by Julia Dahm
EU membership of agricultural powerhouse Ukraine would result in the ‘death’ of family farming, the German farmers’ union has warned amid growing concerns over the future direction of the EU’s farming subsidies programme.
Following last week’s recommendation by the European Commission to open formal accession talks with Ukraine, Joachim Rukwied, the president of the German Farmers’ Association (DBV), warned of its consequences on the agricultural sector.
Accession would “lead to the demise of family farming in Europe”, he told a press conference on the future of the EU’s Common Agricultural Policy (CAP) on Wednesday (15 November).
This must “remain in the background of all political discussions”, he added.
Rukwied pointed to Ukraine’s large agricultural sector and the fact that the average farm in the country is many times larger than in the EU.
Admission would, therefore, mean “integrating into the EU an agricultural sector with completely different structures, up to farms of the order of several 100,000 hectares”, he stressed.
Against this backdrop, he argued that a Common Agricultural Policy (CAP) that includes Ukraine is “not feasible” unless it is at the expense of farms in current EU countries.
A position paper for the next CAP funding period, from 2028 to 2034, presented by the association on Wednesday was therefore based on the current state of the EU and not an enlarged one, according to Rukwied – even though the EU has mentioned a tentative target of being ready for accession by 2030.
Indeed, there is a broad consensus among political representatives and organisations that the CAP could not continue in its current form if Ukraine were to join.
In particular, the so-called direct payments, paid to farms per hectare of agricultural land, would likely not be financially viable for the large areas of Ukraine.
However, unlike the DBV, the German Agriculture Ministry, for example, has pushed to use the forthcoming accession as an occasion to fundamentally reform the CAP and move away from the largely unconditional area payments.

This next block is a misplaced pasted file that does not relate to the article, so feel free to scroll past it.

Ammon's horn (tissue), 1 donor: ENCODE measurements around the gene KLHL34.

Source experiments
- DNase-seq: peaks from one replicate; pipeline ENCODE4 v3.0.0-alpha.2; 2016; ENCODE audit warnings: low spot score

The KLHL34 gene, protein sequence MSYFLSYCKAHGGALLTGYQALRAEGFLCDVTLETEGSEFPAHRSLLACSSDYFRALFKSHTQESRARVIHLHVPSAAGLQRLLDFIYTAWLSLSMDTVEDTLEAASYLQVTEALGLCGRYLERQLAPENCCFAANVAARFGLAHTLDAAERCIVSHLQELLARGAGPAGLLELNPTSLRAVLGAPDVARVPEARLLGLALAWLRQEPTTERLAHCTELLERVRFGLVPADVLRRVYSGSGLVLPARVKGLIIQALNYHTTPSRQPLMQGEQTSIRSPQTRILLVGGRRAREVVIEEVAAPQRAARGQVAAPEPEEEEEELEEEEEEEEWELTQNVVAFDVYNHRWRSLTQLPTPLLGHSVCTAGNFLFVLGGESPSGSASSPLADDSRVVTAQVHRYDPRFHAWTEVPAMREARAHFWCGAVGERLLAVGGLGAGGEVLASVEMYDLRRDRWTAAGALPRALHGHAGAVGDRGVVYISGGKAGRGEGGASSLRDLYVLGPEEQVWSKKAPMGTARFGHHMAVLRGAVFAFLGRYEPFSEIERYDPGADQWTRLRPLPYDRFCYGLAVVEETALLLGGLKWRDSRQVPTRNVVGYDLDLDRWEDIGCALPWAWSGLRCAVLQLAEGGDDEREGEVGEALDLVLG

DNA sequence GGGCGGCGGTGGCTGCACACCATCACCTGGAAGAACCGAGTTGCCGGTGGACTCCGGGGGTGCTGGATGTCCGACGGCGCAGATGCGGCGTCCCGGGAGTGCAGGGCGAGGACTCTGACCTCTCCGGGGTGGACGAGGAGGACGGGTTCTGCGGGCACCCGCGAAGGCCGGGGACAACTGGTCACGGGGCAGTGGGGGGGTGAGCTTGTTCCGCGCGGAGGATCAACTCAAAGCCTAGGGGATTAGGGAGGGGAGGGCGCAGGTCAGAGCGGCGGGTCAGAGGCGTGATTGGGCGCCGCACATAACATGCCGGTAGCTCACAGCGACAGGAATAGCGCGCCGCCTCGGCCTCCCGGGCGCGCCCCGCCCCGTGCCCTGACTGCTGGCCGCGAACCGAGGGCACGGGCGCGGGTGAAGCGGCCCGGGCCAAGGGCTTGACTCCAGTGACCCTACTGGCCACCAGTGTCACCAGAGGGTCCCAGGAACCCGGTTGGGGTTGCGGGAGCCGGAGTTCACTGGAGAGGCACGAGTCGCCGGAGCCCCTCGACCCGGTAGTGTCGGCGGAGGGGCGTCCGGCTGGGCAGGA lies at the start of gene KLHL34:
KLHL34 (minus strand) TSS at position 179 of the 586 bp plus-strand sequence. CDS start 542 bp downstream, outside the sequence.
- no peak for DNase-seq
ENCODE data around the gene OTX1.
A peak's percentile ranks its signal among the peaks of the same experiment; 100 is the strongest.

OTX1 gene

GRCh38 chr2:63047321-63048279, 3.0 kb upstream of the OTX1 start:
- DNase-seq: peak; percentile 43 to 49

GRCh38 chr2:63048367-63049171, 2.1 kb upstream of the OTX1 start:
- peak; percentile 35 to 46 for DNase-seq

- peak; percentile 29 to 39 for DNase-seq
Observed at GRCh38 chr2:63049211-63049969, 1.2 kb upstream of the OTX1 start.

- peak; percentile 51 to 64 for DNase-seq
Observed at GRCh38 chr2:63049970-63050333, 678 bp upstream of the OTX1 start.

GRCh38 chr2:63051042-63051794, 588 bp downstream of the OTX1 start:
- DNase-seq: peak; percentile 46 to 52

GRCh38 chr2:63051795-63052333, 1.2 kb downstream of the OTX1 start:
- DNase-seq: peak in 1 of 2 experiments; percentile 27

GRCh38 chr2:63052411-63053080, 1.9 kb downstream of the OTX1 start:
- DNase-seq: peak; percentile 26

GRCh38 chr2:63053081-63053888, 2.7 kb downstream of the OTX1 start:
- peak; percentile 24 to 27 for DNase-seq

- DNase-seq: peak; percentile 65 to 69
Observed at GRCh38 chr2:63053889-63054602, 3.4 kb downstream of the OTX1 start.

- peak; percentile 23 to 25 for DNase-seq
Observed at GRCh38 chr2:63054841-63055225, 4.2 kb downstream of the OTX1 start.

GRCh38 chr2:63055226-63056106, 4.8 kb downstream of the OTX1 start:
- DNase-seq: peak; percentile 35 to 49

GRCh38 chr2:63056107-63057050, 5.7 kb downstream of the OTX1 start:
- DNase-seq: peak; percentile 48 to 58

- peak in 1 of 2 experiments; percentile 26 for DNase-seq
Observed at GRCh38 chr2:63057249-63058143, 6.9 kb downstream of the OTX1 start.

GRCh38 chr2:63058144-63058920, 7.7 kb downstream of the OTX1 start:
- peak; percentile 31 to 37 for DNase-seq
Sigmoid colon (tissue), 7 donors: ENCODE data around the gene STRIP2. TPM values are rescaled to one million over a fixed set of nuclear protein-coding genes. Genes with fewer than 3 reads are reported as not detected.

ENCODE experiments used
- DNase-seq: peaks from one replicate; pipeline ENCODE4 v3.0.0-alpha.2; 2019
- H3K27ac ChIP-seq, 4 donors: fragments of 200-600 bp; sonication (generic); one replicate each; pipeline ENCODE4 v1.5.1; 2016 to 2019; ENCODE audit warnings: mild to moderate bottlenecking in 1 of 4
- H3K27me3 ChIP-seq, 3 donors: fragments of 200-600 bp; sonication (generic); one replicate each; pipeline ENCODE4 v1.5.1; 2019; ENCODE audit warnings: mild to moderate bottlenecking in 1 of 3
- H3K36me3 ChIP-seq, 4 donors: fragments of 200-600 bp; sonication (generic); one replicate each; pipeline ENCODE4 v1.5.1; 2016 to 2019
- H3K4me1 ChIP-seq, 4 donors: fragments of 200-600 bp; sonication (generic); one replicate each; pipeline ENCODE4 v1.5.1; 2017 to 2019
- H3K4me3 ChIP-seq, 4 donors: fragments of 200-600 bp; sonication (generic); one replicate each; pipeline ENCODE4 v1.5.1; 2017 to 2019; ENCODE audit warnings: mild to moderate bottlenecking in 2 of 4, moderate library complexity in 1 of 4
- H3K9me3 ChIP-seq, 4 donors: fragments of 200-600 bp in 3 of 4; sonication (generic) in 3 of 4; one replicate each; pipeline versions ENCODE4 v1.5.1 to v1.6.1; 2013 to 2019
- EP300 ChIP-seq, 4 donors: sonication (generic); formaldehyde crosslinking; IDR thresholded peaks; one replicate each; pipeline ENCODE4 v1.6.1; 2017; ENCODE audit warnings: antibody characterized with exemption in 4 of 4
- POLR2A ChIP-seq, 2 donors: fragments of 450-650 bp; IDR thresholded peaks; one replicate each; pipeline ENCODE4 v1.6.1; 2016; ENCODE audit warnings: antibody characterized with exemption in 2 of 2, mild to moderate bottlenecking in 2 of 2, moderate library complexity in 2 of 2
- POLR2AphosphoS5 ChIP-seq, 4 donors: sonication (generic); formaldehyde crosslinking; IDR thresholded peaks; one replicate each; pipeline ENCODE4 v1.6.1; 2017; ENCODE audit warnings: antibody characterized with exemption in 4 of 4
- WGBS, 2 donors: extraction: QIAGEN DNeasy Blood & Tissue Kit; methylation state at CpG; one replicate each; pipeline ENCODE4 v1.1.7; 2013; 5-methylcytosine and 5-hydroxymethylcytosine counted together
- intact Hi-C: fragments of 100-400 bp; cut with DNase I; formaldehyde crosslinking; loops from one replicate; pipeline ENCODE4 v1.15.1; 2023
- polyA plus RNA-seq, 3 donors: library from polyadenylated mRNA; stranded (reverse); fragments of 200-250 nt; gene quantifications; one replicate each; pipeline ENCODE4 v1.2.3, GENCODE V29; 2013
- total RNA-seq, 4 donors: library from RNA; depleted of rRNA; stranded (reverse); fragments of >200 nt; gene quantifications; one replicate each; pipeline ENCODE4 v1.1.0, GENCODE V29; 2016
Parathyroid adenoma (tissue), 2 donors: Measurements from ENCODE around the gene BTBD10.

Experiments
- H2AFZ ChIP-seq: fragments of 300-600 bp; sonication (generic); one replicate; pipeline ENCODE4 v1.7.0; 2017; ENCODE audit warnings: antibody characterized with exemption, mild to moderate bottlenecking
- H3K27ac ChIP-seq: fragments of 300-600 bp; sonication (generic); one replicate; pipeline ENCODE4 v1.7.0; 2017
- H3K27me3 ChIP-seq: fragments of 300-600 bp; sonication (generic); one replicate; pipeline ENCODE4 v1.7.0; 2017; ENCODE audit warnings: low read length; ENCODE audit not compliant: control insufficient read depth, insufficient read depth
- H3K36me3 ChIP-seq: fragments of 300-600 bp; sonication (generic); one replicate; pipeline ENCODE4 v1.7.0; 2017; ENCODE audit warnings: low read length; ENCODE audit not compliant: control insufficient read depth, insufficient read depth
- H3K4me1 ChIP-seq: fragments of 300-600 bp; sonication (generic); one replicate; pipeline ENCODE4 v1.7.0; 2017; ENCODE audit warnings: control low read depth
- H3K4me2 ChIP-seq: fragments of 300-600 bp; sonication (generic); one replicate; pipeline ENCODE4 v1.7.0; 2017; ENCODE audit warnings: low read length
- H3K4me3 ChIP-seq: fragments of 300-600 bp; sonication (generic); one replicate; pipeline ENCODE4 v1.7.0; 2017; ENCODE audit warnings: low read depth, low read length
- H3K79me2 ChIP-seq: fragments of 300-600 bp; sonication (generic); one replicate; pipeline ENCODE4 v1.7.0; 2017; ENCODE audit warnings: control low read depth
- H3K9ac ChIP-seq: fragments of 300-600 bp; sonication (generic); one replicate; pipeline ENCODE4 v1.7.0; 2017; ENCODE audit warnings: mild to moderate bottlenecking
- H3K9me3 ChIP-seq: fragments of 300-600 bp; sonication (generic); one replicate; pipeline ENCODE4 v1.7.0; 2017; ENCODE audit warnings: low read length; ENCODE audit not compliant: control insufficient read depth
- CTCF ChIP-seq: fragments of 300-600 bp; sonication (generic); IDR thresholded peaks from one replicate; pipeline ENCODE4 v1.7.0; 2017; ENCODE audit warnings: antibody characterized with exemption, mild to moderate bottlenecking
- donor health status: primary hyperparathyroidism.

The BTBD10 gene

Several German federal states, as well as environmental organisations and representatives of organic and small-scale farming, have also spoken out in favour of preparing EU agricultural funds for Ukraine’s accession.
Meanwhile, the government in Kyiv argues that Ukraine’s accession would strengthen the EU’s agricultural sector and make the Union a global player in agriculture.
Moreover, a recent study by the Vienna Institute for International Economic Studies concluded that the Ukrainian agricultural sector would not become a “bottomless pit” for the CAP because it is competitive without large subsidies – but at the same time, in some ways, “too competitive” compared to other EU countries.
“In fact, thanks to fertile black soil and cheap labour, Ukrainian agriculture produces so efficiently that it represents serious competition for many EU countries, as the dispute over Ukrainian grain exports to Poland and Hungary shows,” the study said.
Rukwied also warned that Ukraine would join the EU “as a country whose agriculture produces well below our standards, for example, in the use of pesticides” and would, therefore, compete unfairly with farms in other EU countries.
In reality, however, Ukraine will have to transpose all EU standards into national law before it can join the Union.
*first published in: Euractiv.com